If you’re going in high season, you are going to want to book this experience early as numbers are limited.
Astronomy in the Outback
Outback Sky Journeys is an astronomy tour that departs from the resort area. The astronomy tour was great value for money as children under 15 are free with a paying adult. If you are going to book this experience, note that you will need to take torches as you walk down a trail after dark in order to get away from the ambient lighting in order to see the stars better.
The guides on the night were very knowledgeable and we all walked away knowing a little bit more of what’s happening in the skies above us. We learnt about how Aboriginal people used the sky to predict the seasons. We were also taught about some of the major constellations and were shown other universes through the telescopes. It was a great way to spend a night.
Kata Tjuta Valley of the Winds walk
This walk has three sections and we completed the first two, up until the second lookout, Karingana. The distance for this walk is 5.4kms return and it would be considered strenuous. There are many stairs, as well as difficult sections of rock to negotiate. There are parts of this walk where you have to scale the rocks and they are slippery.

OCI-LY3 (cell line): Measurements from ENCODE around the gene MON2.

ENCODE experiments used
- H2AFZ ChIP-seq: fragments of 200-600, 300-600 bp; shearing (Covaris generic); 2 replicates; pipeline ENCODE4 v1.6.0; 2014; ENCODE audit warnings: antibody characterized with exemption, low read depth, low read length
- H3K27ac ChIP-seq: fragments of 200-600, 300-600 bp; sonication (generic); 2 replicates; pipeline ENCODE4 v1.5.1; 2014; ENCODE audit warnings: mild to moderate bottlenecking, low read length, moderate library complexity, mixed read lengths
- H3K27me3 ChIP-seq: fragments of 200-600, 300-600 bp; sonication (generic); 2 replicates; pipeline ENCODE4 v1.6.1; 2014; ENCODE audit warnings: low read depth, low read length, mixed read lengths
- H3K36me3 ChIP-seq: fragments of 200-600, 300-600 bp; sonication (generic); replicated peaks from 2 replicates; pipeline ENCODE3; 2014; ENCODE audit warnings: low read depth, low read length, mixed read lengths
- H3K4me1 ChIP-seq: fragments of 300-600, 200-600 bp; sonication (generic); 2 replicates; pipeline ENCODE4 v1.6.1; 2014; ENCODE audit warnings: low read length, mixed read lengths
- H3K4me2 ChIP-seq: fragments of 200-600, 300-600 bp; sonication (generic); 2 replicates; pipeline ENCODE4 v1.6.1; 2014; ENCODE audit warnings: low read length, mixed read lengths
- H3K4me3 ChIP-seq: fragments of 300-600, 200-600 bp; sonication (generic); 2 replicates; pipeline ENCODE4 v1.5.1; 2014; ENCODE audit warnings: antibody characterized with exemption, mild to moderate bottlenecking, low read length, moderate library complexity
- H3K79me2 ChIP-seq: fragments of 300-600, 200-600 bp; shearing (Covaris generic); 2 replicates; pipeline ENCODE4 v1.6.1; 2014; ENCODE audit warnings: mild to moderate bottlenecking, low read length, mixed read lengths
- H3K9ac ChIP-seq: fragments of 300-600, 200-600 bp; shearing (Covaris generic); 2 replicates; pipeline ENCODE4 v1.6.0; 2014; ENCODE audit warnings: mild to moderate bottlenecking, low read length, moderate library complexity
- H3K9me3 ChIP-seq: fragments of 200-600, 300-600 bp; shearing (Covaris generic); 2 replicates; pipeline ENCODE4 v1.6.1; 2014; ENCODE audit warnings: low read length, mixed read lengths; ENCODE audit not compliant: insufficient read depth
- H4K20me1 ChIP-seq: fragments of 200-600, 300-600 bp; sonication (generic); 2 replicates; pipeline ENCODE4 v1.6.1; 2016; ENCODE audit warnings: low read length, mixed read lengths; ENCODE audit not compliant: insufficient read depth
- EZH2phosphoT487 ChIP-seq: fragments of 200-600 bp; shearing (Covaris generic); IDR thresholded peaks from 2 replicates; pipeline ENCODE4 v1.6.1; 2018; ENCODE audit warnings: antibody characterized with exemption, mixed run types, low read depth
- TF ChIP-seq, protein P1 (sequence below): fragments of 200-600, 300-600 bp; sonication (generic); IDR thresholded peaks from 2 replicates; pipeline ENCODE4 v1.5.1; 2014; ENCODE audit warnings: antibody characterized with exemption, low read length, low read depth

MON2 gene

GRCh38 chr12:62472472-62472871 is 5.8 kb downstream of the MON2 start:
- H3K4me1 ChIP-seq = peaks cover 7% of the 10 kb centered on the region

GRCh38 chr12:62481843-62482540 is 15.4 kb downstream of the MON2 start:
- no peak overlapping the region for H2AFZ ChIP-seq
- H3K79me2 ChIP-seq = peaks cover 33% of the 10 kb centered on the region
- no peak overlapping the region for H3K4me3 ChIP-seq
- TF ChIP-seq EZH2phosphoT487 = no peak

This walk took just over 2 hours to complete. Even though it is half the distance of the Uluru base walk, it is much more difficult.
This walk also gets closed off if temperatures exceed 40*C, so if you do want to walk, you just need to arrive early. On this particular day, the trail was relatively quiet after the first lookout, we almost had the path to ourselves.
The rock domes are so deceptive in scale and photos don’t do them justice. These domes are gigantic! Remember to take plenty of water with you as there is nowhere along the track to fill up. And the track coming back is much harder than the track going out.
Kata Tjuta Walpa Gorge walk
This is a quick walk for those that don’t have the time, or the energy, to complete the Valley of the Winds walk. This is a 3.6km return walk and it took just under an hour to complete it. It is not as scenic as the Valley of the Winds trail, but it definitely has its own beauty.
Other tips and things of note
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- The flies can be horrendous. Take a fly head net. You will only feel silly for the first 5 seconds, then you’ll be grateful that you have it. You can get fly nets here: https://amzn.to/36lAnl7
- The hike to the top of Uluru has been closed, but the beauty isn’t in the climbing of it.
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2 responses to “TIPS FOR VISITING ULURU AND KATA TJUTA / AUSTRALIA”
The sunset viewing area is really something! I’ve never been to Australia, but this is definitely a place I’d love to visit!
I hope you get there one day, Lily! The problem is, there are just so many amazing places in the world, how do you prioritise them all?!